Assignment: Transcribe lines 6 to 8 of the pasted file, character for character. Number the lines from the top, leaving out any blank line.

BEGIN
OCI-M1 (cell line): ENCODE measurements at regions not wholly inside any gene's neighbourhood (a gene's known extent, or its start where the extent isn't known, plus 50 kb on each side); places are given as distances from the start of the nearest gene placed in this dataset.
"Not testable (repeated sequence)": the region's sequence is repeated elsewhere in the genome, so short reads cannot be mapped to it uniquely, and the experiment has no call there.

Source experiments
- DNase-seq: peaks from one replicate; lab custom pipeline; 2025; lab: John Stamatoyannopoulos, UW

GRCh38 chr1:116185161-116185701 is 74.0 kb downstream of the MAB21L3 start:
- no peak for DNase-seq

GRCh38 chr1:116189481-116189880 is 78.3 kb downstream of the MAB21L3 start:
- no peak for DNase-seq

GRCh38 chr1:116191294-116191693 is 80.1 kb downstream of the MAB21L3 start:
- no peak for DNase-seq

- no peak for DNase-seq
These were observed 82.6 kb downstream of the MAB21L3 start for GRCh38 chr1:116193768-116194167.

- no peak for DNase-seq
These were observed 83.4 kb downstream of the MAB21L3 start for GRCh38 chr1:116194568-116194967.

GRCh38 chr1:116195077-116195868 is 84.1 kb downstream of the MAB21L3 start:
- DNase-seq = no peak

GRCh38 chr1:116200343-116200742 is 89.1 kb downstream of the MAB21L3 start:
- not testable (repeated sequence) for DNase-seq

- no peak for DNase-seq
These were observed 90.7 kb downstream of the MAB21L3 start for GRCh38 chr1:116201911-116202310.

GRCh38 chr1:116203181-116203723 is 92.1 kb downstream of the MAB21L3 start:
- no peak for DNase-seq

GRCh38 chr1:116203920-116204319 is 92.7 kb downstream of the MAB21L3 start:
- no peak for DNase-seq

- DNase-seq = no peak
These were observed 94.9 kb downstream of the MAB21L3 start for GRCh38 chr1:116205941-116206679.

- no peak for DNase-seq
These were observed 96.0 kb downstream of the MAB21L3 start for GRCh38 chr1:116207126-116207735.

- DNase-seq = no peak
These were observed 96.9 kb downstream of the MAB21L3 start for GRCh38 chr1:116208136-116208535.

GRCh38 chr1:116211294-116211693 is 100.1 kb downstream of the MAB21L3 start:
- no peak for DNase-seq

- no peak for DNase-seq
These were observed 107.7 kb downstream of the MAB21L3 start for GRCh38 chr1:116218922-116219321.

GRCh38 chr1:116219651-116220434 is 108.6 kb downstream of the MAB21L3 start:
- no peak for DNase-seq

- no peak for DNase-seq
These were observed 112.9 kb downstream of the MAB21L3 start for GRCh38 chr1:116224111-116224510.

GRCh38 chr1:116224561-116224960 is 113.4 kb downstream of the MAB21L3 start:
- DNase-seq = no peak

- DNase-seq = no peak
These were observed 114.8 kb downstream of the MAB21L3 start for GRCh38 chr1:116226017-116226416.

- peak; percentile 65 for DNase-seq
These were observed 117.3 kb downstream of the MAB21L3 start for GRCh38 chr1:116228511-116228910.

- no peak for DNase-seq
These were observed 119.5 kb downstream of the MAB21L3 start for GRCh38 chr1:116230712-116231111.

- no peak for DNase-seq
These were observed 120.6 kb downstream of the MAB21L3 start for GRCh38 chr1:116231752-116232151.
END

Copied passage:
- no peak for DNase-seq

GRCh38 chr1:116189481-116189880 is 78.3 kb downstream of the MAB21L3 start:
- no peak for DNase-seq